During those first three years staying at Maria’s place I never gave Maria much thought; in the first two there had been another woman consistently on my mind, someone with whom I’d split up only a month or two before my first year house-sitting in Paris, and the very circumstance of which made me ask Julia if she happened to know anybody in Paris who might be interested in a swap. She said she didn’t but did know someone who always went away during August and would allow people to stay in her house in return for looking after the cat. I said that would be wonderful and off I went. But, especially that first year, the trip wasn’t about discovering Paris but escaping from Edinburgh, escaping from thoughts and feelings rather than generating new ones. The second year I still hadn’t eradicated my ex-girlfriend from my mind, but at least enjoyed the city, and it wasn’t until the third year in Paris that I began to go out at night, and on a couple of occasions took someone back to the house.

The person I took back, an American girl who had been living in the city for a couple of years, seemed almost as interested in the flat’s owner as she was in me, and, alongside Julia’s comment about Maria never renting to friends but only friends of friends, her curiosity instigated the sort of questions that I started asking myself this fourth year in the city, and where Julia for the first time told me about Maria’s past. Up until then I had known far more about the cat than its owner; entirely understandable I suppose since I was its guardian for three weeks a year. I knew her habits, her likes and dislikes, even her family history, and I suppose this is what we might call active knowledge; the sort of information we need to know for practical purposes. However my interest in Maria would surely pass much more for passive knowledge; I didn’t need to know anything about her for the purposes of my stay in Paris, yet increasingly I seemed to want to know more about this woman.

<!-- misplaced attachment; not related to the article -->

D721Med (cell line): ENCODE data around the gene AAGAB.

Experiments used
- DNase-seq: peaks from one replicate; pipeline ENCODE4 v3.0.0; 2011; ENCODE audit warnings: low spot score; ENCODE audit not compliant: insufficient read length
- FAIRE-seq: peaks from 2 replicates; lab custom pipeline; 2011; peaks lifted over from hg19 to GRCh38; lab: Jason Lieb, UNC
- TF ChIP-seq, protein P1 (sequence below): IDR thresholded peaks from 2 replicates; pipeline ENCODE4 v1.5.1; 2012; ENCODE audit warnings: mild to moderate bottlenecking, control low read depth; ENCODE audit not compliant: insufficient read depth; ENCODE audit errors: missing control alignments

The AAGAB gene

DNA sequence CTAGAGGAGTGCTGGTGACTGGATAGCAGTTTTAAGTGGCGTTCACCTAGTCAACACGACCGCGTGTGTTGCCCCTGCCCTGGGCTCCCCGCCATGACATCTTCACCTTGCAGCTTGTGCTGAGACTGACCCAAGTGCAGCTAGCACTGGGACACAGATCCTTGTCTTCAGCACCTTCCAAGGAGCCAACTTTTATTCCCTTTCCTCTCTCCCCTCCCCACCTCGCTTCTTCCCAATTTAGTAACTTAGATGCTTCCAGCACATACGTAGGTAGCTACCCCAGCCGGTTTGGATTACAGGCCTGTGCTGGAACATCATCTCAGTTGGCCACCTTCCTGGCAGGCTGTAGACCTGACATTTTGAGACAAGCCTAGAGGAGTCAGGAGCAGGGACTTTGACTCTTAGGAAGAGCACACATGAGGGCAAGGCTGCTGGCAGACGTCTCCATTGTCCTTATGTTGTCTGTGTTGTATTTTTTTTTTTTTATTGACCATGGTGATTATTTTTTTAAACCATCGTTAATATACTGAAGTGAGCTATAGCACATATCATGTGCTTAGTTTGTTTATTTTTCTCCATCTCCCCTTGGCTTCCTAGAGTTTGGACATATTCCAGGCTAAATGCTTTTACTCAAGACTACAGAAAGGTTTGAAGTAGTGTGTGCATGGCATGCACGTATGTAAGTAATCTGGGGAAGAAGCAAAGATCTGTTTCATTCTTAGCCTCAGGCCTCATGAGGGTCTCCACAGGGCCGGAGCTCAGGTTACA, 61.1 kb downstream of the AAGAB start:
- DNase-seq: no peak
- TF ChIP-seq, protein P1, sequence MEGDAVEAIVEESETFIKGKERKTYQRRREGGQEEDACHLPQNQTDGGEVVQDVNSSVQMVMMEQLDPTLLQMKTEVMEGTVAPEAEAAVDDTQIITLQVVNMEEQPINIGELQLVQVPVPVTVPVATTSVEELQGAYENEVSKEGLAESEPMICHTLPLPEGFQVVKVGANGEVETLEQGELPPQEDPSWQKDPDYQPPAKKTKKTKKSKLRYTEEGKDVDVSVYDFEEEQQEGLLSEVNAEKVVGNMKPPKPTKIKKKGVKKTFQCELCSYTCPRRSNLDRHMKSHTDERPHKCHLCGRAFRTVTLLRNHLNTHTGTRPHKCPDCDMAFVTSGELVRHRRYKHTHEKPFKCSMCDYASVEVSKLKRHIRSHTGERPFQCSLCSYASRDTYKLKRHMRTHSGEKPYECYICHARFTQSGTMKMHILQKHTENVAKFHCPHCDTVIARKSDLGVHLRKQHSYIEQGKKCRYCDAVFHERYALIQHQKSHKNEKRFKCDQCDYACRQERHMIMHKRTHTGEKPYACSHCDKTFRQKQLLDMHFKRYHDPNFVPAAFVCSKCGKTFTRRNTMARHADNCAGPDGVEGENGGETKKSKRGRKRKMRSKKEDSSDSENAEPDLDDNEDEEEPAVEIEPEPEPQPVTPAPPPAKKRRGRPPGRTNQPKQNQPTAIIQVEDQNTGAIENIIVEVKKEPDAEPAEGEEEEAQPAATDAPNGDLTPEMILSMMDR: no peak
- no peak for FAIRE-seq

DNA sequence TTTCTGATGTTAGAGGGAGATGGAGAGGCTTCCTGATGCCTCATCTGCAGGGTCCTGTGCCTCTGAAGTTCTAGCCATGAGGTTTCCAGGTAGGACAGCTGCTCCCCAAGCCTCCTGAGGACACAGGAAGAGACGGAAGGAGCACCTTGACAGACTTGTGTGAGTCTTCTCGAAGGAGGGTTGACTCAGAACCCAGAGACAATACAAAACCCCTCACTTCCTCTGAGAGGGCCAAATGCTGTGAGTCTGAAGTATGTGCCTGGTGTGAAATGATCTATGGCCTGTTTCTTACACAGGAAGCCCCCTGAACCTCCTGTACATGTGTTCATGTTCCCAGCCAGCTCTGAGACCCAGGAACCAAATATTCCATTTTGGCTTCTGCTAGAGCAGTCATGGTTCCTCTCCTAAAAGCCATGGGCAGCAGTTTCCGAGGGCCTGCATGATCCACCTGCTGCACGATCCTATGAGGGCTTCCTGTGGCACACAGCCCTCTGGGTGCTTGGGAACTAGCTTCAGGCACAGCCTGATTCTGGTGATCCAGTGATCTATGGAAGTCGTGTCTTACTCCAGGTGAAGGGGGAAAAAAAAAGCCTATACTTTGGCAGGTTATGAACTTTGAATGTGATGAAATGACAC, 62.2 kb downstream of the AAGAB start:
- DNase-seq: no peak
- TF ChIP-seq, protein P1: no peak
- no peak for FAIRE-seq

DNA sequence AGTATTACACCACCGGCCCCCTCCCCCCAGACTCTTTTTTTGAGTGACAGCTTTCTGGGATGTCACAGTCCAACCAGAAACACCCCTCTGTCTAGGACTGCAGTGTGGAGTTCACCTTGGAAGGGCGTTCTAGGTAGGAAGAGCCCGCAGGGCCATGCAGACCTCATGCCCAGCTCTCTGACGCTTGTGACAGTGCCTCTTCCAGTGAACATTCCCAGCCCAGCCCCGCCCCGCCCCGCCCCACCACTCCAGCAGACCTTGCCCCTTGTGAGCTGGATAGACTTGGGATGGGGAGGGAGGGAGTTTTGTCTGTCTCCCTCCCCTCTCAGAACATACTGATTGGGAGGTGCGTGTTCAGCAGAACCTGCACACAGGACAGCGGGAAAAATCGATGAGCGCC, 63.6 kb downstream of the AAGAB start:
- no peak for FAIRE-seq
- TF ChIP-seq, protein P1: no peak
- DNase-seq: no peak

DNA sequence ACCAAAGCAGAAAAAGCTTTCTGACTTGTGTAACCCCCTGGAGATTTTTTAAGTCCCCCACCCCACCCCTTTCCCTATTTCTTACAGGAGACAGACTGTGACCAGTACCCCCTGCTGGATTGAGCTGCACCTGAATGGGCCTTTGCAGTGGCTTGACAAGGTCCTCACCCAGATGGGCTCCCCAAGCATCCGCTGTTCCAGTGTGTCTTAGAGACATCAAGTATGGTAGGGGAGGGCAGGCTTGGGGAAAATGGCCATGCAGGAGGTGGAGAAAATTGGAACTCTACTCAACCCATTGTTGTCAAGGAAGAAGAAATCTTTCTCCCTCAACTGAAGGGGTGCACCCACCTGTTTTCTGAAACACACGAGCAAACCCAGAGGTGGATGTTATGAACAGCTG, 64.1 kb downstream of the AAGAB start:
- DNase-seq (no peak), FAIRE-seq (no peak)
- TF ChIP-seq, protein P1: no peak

This was especially so during that third summer when it would have seemed more likely for us to have met than not to do so. In previous years she had left a few days before, and a close friend had fed the cat until I arrived. This year she again left a couple of hours earlier, and so it added to the mystery of who she might be. It was perhaps as a consequence of this near meeting that I quizzed Julia about her, and also flicked through some pictures that were not especially hidden on one of the bookshelves. Often we think we have no impression of someone we have never seen but have heard about, until we meet them or see a picture of them, and consequently in our surprise or disappointment realise we have created a picture of them that is surprisingly vivid as a feeling because of the reaction we have when  we finally see their face.